What is at stake?
From the Orange River to Cape Columbine, hundreds of kilometres of South Africa’s West Coast are being mined, or have been earmarked for mining. These industrial-scale extractions have lasting consequences for local communities, fisheries and the natural environment, for generations to come.
South Africa’s West Coast is part of the Cape Floristic Region and inside the Fynbos biome, and home to thousands of species of unique plants, most of which are found nowhere else in the world. UNESCO deemed the Cape Floristic Region Protected Areas World Heritage Sites including the Cape West Coast Biosphere Reserve and the Namaqua National Park. The whole area is a biodiversity hotspot with the largest concentration of succulent plants in the world.
Cold, nutrient rich waters upwelling along the West Coast fuel high rates of phytoplankton growth that sustain the highly productive Benguela ecosystem.
These interconnected ecosystems are a haven for marine life such as whales, dolphins, seals, fish, birds, land-mammals, reptiles, plant and unique insect and invertebrate habitats.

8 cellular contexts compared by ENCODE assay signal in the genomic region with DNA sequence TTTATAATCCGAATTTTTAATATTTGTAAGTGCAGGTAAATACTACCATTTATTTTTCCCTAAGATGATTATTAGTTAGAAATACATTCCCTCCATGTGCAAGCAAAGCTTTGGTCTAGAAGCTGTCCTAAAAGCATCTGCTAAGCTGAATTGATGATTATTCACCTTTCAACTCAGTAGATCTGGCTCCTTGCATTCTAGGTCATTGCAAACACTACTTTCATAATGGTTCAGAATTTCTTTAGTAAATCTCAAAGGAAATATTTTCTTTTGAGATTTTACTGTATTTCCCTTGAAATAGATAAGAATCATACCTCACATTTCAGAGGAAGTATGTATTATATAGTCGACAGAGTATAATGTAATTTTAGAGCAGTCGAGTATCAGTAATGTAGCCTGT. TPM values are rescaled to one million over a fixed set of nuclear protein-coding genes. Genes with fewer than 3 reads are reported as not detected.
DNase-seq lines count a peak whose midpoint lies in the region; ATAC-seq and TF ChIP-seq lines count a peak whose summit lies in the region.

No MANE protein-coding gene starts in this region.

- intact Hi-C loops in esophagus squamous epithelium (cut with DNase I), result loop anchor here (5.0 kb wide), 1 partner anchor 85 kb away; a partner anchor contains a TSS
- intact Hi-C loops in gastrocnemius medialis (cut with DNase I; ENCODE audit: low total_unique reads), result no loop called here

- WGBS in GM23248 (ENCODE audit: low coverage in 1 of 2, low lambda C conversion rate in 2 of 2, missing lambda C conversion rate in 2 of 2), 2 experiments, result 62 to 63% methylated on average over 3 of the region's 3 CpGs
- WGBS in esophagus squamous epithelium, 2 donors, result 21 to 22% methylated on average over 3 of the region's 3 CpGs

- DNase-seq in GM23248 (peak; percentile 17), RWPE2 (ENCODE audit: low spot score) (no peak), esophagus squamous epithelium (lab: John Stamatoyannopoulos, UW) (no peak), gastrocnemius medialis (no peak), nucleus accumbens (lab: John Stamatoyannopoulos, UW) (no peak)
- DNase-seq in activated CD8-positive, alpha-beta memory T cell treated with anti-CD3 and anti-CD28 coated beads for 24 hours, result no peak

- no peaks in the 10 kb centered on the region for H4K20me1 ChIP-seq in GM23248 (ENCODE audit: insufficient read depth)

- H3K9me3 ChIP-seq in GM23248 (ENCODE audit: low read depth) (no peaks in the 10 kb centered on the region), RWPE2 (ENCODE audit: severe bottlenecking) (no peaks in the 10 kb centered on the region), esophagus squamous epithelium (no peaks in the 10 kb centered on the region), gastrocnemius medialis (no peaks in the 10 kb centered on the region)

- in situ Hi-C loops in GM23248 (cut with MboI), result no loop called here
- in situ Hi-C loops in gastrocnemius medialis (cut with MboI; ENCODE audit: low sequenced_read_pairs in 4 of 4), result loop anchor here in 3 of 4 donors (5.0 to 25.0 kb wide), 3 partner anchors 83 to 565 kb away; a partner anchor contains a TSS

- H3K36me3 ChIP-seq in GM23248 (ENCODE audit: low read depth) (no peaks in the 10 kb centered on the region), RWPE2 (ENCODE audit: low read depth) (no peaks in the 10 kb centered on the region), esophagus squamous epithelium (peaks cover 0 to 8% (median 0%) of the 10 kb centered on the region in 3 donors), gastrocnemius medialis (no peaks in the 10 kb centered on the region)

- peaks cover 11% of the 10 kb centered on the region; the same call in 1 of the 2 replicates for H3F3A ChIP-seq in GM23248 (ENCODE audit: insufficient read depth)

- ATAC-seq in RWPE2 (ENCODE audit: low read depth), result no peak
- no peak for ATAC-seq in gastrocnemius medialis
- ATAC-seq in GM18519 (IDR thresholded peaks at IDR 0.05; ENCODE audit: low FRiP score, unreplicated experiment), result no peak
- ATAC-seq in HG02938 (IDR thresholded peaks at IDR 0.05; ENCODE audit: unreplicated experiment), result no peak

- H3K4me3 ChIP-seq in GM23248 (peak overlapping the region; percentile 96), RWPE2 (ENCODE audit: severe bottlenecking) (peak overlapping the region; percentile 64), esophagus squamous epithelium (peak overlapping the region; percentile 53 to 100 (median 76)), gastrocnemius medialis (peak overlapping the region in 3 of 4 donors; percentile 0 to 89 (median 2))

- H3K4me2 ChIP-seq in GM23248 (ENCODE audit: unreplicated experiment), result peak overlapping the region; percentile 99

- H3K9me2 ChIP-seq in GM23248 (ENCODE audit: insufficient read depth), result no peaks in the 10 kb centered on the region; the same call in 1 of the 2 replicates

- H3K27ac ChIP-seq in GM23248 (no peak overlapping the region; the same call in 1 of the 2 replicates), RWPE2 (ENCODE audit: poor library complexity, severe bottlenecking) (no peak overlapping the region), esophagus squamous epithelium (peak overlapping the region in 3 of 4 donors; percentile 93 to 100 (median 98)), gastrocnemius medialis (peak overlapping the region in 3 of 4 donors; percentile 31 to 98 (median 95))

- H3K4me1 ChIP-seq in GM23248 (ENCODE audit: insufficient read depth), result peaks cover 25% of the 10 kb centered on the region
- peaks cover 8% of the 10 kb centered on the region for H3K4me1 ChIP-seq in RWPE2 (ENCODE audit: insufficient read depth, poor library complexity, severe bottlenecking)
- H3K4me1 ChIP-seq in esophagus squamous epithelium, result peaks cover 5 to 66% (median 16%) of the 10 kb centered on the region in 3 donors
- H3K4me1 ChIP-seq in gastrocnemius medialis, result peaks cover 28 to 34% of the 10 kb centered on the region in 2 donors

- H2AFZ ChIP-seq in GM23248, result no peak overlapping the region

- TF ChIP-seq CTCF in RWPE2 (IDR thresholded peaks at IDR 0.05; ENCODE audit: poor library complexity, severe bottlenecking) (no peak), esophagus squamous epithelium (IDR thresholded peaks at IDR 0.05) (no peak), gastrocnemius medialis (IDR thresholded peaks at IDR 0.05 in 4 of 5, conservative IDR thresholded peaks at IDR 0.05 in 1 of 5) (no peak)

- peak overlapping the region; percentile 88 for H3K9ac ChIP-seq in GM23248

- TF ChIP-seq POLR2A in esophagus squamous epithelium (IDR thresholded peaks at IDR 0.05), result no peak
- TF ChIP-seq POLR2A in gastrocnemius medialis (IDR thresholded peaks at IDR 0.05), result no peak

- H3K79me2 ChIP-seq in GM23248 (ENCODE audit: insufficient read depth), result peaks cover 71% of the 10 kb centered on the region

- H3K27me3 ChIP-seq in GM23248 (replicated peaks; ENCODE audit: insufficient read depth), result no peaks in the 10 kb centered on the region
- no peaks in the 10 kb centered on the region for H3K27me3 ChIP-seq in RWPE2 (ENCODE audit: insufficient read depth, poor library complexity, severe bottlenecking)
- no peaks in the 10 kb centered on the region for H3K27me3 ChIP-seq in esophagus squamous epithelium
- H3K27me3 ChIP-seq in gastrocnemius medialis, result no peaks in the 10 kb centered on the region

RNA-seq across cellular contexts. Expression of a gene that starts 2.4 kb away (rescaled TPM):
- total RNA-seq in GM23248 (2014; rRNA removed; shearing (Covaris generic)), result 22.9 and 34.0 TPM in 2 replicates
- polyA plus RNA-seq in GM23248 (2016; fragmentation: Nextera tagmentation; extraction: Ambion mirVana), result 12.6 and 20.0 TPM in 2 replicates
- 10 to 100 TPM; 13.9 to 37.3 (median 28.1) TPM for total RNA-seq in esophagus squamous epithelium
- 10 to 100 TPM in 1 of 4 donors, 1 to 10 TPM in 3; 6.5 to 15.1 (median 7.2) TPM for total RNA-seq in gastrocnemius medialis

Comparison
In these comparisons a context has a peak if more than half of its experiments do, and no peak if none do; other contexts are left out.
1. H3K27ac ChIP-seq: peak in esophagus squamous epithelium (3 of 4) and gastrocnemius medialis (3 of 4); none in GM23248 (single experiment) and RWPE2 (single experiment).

The people of the West Coast have also been adversely affected by the mining industry. Mining threatens livelihoods and subverts the rights of ordinary South African citizens. Extractive, single-use mining is not sustainable. It destroys long-term alternatives, such as ecotourism or industries that use nature-based solutions. It prohibits coastal access for tourists, local communities and traditional fishers. It tramples on First Nations’ cultural rights.
There are currently more than 30 prospecting and mining applications on the West Coast and scores of active mines.
But there is hope. Protect The West Coast invites the public and private sectors in South Africa to join us in Protecting the West Coast. Its very future depends on us.